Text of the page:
Gdynia – the open work
The exhibition ‘Gdynia – the open work’ is the Gdynia City Museum’s permanent exhibition devoted to the history of the city and its inhabitants.
The history of Gdynia, like every decent story, has many strands. Some are very important, and some less so; some are clear to see, and some concealed. When Gdynia was first founded, the most important threads were easy to grasp: on the one hand, the dream of a modern, dynamic Poland, boldly gazing into the future, and on the other, a romantic patriotism rooted in the history of the nation. The modernisation efforts of a young nation that desired to make up for its late civilisational development therefore coincided with a need to serve the homeland. Without this convergence of desires and needs there would be no Gdynia, a grand Baltic port would never have been built from scratch, nor would a city have grown with “American” speed to soon become an object of universal pride.
All of this was brutally interrupted by the German invasion in September 1939. The Gdynians discovered that they were to be the first victims of a cruel war – murdered, driven out and exploited as forced labourers. The end of the war did not bring the expected revival in their fortunes. For Communism destroyed what was the essence of the Gdynians’ spirit – their enterprise, right to own their homes and their freedom to take their fate into their own hands. The Gdynians clamoured for freedom in dramatic fashion: in Gdynia in 1970, the city’s streets flowed with the blood of workers protesting against the communist authorities; in August 1980, Gdynia became one of the most important centres in Poland of resistance against the injustices of the system.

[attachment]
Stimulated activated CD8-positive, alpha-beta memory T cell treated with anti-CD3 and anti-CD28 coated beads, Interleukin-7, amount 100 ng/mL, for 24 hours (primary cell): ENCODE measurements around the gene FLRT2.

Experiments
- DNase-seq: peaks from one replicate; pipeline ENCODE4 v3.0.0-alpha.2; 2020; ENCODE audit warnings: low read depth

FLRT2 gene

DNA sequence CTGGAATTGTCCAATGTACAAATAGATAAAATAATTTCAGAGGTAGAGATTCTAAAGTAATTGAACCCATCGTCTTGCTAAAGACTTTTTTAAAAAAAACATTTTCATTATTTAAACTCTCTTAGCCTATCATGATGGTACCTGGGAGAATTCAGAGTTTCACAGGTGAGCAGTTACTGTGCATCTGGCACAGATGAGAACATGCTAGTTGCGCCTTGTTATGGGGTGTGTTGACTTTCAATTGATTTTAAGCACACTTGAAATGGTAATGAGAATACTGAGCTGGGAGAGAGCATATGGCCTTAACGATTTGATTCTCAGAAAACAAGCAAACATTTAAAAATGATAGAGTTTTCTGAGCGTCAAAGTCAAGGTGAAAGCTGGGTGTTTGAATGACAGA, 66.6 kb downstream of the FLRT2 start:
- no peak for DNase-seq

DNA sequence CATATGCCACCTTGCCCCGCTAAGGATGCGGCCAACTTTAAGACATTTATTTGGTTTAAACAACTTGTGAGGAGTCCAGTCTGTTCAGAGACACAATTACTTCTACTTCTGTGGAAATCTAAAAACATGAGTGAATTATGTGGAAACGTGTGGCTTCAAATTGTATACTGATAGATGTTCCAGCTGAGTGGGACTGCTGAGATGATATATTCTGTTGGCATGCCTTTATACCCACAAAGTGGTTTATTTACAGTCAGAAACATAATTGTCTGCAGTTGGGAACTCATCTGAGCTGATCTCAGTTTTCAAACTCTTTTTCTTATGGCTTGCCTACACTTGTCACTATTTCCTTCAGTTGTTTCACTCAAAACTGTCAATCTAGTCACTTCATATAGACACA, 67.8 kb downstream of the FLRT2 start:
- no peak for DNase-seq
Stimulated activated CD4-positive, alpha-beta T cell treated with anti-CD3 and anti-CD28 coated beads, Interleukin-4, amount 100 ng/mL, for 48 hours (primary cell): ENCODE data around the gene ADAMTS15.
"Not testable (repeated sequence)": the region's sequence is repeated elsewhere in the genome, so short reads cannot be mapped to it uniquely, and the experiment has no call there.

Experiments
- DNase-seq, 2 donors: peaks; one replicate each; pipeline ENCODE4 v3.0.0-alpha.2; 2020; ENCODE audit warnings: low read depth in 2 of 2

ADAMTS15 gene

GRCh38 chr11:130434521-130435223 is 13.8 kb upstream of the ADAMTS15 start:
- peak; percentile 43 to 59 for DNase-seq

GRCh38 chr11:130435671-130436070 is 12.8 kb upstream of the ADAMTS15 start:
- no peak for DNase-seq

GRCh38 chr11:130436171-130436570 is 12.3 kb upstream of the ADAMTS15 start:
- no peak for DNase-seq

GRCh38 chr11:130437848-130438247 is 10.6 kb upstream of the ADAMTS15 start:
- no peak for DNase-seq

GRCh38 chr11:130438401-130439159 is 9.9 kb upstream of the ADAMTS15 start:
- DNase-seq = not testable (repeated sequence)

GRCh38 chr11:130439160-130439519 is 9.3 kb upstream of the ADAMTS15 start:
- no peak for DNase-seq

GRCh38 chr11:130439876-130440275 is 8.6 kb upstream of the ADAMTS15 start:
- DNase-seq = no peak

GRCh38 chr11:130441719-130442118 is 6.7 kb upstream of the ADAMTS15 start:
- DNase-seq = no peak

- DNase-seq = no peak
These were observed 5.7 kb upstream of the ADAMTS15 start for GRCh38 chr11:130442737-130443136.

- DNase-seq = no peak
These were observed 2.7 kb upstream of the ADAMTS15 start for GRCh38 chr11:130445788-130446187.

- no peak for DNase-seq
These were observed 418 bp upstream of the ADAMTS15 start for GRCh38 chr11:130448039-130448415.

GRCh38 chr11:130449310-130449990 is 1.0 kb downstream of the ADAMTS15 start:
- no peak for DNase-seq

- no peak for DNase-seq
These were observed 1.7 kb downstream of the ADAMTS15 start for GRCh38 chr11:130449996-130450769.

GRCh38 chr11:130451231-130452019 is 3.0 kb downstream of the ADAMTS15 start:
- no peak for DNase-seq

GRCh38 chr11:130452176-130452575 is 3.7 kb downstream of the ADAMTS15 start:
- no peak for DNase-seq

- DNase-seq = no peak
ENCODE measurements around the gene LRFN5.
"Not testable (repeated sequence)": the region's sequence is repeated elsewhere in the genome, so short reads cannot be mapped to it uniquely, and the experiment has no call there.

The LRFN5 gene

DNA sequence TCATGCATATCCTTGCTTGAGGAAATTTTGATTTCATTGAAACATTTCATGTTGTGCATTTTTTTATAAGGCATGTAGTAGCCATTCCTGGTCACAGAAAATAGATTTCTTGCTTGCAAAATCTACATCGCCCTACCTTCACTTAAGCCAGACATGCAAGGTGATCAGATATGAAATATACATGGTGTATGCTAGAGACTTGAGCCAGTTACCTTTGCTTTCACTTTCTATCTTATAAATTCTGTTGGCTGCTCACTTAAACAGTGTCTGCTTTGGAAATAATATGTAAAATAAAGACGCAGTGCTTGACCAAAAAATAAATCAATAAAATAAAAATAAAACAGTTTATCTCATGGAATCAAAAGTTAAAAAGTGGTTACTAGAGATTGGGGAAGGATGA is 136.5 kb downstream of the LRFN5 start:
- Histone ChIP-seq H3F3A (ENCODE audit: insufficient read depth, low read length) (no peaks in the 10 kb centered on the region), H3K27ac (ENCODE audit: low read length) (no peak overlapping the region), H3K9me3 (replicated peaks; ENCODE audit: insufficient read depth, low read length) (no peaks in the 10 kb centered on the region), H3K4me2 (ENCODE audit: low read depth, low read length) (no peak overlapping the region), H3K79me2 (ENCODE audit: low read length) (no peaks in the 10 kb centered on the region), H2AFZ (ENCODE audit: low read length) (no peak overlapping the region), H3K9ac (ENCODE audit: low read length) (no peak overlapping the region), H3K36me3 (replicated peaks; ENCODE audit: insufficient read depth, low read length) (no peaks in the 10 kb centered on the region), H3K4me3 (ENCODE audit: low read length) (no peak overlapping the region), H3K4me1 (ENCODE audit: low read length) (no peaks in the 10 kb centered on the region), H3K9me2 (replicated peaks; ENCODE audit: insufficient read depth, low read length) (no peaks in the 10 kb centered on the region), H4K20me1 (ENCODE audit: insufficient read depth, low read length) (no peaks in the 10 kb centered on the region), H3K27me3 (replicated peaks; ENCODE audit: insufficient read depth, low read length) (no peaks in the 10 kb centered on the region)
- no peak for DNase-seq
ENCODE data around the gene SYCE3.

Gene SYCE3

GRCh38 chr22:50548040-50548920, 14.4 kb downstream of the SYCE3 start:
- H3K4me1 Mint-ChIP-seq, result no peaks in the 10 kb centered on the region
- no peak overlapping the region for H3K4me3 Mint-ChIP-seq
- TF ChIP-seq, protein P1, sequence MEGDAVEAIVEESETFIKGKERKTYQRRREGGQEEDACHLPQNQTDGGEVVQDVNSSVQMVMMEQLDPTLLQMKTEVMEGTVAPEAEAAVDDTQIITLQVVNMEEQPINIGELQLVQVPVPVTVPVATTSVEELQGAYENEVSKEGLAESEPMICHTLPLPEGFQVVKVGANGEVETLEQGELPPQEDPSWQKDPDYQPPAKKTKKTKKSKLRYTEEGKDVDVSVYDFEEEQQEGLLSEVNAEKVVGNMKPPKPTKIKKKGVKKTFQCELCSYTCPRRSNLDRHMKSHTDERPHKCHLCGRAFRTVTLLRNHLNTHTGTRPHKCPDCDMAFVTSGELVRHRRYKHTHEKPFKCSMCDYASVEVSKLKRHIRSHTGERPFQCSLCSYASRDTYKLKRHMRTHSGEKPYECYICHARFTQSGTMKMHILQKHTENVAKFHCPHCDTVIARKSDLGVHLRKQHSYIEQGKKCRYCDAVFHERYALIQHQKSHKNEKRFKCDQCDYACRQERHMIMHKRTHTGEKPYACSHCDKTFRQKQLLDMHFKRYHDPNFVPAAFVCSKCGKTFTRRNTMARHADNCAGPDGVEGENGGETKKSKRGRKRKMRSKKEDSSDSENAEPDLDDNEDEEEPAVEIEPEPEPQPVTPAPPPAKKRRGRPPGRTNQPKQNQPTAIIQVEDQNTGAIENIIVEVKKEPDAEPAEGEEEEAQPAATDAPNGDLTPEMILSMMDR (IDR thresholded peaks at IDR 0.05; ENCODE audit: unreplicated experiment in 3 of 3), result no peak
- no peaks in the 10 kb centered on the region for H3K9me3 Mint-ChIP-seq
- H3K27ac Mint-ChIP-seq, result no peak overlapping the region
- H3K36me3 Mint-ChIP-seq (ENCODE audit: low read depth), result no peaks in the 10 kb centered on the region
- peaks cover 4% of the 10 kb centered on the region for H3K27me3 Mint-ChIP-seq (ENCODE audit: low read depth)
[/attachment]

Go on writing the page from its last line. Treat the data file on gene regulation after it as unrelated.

Nevertheless, in the shadow of great historical and social processes, life went on as normal. Male and female Gdynians completed their education at Gdynia’s schools, married in Gdynia’s churches, buried their dead in Gdynia’s cemeteries, cared for Gdynia’s tenement houses, travelled to their jobs in the docks on Gdynia’s trolleybuses, shopped in Gdynia’s covered market, sailed from Gdynia, and returned.
Without all of this, there would be no history of Gdynia. The life of Gdynia, the lives of Gdynians, are of their own making, and still in the making…
The Gdynia City Museum
1A Zawiszy Czarnego Street, Gdynia
Information &ticket desk / museum shop: 58 662 09 61
Office: 58 662 09 10
Tuesday, Wednesday, Thursday: 10 – 18
Friday: 12 – 20
Saturday, Sunday: 10 – 17